Mon | Apr 22, 2019

Editorial | Integrity Commission, PSOJ should partner on corruption study

Published:Thursday | February 14, 2019 | 12:22 AM

Howard Mitchell, as the president of the Private Sector Organisation of Jamaica (PSOJ), has a legitimate interest, beyond his role as a citizen, in initiatives to fight corruption in Jamaica. Graft by public officials, the anecdotal evidence suggests, is a significant drag on Mr Mitchell’s constituents. It increases their cost of doing business.

Last week, Mr Mitchell proposed that Jamaica borrow from Britain a law to allow judges to issue unexplained wealth orders against suspected persons, who would be bound to explain the basis of their riches, even though they have not been convicted of a crime. This would be an easy and effective way, Mr Mitchell feels, to place the brakes on corruption.

Perhaps Mr Mitchell is right. But beyond the constitutional challenges that are likely to inhere in any such law, there are other issues relating to corruption that don’t, or haven’t yet, excited the sense of the public that it is a matter behind which they should throw their full weight. Real corruption is perceived to operate primarily within the realm of political and corporate titans, a ‘big man thing’, with consequences largely ephemeral to the ordinary people.

Rather, unlike what has been done with crime, which various studies have determined costs the Jamaican economy between five and seven per cent of its output annually – and the fight against which Mr Mitchell, also controversially, proposes “indefinite, isolated detention orders” against gang members – there is no such analysis of the cost of corruption. Put differently, while we can say that given Jamaica’s annual gross domestic product of around J$2 trillion and crime swipes between J$100 billion and J$140 billion from the economy annually, we can’t yet put such a value on corruption or relate that figure to the provision of public services such as healthcare and education.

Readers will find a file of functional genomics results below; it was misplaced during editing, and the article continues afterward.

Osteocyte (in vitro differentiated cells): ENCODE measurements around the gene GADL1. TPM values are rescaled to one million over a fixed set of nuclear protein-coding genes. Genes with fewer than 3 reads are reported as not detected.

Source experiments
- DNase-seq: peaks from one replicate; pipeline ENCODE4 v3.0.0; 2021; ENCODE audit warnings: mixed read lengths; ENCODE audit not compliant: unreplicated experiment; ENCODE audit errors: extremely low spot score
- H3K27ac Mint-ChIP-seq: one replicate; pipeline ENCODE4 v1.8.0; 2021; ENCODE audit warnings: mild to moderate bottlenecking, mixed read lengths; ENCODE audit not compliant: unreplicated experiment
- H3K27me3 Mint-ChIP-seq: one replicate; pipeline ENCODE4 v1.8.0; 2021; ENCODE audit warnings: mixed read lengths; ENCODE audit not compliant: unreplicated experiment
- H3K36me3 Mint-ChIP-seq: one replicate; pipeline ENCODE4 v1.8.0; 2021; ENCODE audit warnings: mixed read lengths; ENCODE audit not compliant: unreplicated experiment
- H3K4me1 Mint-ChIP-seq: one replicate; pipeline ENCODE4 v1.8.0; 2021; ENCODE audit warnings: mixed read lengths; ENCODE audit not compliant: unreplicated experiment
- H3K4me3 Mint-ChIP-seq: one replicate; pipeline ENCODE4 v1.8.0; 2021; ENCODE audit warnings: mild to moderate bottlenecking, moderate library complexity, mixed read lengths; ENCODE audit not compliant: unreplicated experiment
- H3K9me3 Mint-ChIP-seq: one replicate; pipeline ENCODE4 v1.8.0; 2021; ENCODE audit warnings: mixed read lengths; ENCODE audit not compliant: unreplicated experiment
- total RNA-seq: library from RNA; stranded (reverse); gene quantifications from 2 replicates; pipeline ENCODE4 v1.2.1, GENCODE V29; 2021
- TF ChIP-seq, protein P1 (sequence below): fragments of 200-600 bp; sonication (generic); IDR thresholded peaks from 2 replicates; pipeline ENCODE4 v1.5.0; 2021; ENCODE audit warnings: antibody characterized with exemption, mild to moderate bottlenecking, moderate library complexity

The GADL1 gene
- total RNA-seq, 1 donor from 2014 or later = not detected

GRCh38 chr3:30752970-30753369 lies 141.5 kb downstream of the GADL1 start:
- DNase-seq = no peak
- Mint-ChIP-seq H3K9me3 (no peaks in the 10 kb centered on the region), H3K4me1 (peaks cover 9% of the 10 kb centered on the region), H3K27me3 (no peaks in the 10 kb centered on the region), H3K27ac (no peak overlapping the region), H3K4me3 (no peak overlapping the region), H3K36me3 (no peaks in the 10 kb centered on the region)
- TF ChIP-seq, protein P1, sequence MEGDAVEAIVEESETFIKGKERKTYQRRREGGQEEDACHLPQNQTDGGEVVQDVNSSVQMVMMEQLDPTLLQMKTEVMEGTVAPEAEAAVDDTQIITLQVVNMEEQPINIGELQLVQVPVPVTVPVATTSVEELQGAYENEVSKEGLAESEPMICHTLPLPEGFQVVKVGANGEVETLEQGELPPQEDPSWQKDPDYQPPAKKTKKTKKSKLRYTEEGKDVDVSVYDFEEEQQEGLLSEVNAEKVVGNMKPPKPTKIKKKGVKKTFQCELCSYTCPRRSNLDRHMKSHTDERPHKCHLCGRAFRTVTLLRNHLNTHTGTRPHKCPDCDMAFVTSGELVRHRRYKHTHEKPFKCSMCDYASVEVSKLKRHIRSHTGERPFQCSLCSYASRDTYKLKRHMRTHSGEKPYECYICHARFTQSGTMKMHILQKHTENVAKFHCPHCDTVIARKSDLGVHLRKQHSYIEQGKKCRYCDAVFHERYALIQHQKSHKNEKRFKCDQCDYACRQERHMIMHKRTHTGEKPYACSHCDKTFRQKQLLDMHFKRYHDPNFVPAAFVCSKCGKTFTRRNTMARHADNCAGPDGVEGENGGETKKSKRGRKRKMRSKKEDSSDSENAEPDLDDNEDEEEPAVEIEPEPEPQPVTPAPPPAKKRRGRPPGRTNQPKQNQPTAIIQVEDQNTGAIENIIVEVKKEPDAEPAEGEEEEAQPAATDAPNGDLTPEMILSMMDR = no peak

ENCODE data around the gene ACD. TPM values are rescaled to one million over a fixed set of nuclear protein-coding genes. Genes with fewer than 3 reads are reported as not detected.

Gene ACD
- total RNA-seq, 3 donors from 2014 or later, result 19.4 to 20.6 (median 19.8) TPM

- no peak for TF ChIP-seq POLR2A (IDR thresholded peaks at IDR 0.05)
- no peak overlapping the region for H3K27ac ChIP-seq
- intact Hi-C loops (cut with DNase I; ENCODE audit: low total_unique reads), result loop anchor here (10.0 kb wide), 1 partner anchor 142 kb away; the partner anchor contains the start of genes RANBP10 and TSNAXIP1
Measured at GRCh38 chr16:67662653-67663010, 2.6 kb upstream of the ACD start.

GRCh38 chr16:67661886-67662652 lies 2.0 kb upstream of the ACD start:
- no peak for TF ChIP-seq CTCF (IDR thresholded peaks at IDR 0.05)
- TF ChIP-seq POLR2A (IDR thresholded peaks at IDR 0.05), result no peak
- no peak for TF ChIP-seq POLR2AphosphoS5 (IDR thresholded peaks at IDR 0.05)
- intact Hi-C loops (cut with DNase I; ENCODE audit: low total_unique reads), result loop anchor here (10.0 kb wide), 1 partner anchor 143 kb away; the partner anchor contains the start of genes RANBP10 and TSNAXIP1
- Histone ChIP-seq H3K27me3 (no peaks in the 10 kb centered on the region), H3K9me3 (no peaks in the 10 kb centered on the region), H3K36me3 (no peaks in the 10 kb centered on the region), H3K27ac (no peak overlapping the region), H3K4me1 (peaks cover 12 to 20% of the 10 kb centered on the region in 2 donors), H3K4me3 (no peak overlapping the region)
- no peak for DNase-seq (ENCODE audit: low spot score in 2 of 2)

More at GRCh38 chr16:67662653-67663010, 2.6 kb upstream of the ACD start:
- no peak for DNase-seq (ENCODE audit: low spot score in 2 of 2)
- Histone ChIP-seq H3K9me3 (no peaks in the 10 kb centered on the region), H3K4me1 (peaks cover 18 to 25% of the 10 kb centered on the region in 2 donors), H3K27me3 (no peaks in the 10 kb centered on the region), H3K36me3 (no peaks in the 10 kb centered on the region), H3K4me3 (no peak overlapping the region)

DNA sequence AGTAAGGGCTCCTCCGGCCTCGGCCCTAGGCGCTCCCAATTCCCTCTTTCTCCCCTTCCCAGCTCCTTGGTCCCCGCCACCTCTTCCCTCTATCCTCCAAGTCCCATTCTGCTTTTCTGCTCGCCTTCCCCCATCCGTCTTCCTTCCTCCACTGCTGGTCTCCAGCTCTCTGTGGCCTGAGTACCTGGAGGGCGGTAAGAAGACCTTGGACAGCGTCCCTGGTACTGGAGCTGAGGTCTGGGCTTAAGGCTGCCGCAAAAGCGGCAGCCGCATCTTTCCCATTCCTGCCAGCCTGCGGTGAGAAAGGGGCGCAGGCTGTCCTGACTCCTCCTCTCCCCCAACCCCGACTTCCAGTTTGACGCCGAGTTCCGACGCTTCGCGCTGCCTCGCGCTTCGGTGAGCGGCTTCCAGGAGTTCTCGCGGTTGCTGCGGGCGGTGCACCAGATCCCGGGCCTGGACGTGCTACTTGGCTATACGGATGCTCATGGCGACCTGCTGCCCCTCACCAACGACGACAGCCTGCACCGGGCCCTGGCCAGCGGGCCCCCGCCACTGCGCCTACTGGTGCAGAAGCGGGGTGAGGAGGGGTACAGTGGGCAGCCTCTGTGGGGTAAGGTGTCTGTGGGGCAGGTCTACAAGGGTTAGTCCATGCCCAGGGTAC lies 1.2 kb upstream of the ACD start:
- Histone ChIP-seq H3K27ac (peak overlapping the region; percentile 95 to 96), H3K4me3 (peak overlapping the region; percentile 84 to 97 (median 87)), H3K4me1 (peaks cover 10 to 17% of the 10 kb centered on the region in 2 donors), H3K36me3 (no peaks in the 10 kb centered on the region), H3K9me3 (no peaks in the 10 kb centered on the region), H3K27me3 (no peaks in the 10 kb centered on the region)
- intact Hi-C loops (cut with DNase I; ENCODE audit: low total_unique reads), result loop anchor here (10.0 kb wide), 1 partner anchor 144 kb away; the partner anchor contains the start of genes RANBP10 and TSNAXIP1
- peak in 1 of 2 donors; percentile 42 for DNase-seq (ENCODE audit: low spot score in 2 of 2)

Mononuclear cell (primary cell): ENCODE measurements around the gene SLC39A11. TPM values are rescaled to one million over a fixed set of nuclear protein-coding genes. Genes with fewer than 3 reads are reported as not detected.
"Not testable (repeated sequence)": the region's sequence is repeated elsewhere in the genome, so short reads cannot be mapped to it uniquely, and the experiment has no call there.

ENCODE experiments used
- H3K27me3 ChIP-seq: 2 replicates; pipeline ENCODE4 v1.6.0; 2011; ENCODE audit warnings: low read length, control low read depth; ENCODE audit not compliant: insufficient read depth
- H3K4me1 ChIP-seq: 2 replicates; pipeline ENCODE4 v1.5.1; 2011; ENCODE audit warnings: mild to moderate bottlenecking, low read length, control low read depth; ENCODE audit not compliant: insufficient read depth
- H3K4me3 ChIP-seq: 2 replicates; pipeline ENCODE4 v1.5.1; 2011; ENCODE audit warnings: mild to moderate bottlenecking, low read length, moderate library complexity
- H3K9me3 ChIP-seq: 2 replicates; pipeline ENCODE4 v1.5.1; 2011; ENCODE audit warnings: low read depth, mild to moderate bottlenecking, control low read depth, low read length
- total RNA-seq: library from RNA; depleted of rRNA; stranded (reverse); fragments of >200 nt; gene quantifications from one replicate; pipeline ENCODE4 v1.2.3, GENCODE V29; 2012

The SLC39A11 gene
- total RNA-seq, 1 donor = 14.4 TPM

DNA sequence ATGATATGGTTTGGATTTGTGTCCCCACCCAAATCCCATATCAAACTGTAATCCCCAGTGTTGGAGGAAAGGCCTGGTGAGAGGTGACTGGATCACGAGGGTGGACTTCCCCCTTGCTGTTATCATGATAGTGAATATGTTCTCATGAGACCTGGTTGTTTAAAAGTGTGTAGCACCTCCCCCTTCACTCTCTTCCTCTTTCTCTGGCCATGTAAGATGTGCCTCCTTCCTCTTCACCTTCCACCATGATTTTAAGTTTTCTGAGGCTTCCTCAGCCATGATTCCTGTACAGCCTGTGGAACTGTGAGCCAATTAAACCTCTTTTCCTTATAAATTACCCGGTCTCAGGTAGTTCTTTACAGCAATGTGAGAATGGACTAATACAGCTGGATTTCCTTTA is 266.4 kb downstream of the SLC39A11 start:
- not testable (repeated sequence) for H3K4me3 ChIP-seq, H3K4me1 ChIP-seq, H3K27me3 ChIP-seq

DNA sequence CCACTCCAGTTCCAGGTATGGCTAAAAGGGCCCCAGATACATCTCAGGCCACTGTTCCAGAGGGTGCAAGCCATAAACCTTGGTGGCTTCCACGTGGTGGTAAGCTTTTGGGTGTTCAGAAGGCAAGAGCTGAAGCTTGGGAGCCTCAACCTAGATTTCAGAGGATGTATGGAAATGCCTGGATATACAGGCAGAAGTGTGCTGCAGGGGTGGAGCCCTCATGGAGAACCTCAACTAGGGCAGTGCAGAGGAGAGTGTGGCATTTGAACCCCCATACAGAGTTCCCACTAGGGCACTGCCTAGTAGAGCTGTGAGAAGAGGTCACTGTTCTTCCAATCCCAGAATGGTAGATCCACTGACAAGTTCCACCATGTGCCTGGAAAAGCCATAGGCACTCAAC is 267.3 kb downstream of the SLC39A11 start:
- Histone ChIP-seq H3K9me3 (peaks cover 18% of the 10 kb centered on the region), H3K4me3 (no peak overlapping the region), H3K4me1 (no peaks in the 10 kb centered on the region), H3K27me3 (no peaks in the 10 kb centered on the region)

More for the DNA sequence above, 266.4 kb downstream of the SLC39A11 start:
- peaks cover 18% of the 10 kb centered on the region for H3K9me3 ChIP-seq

This newspaper believes that this analysis ought to be done. But that idea resonates not only with us. The Parliament, too, believes that this data is important and established a broad framework for it to be gathered. It made it one of the jobs of the Integrity Commission, the law for which was passed in 2017.

Section 6(1) (m) of the act makes it one of the obligations of the commission to “determine the extent of financial losses and such other losses to public bodies, private individuals, and organisations, including losses sustained in the private sector as a result of acts of corruption”. We don’t expect the Integrity Commission to arrive at this data merely by doing sums, based on cases before it.

BUDGET COMPLAINTS

It has to conduct studies. Here is where Mr Mitchell comes in, if the PSOJ, and the private sector more broadly, does not want or intend to conduct their own analysis. Such studies cost money, and we suspect that the Integrity Commission will complain that the budget provided by the Government won’t enable it, especially at this early operational phase, to finance deep, credible research into the cost of corruption. Mr Mitchell, therefore, should rally his members to help the commission pay for one.

Such a partnership makes sense. Jamaica is ranked 75 of 190 countries on the World Bank’s Ease of Doing Business index, down five places from 2017. Other countries have leapfrogged us, not necessarily because we have grown worse, but because we have not made fast strides. This, in part, relates to corruption, or the perception of it, in Jamaica. On Transparency International’s Corruption Perception Index, we stand at 70th among the world’s least corrupt countries, two places down from the previous year. Our score of 44, out of a possible 100, remained static, keeping Jamaica within the realm of countries – a score of at least 50 is required to get out of this purgatory – deemed to have serious corruption problems.

For the Government, this perception of corruption slows, if not stymies, the flow of foreign direct investment. Indeed, for foreign and domestic investor alike, corruption imposes real costs. Every dollar diverted to greasing the passage of a project through a regulatory agency, whose officials are already paid, is a dollar lost to actually getting production going or to providing a service. The Integrity Commission should note this fact in its forthcoming report as part of a case for a partnering with the PSOJ, if the private sector so desires.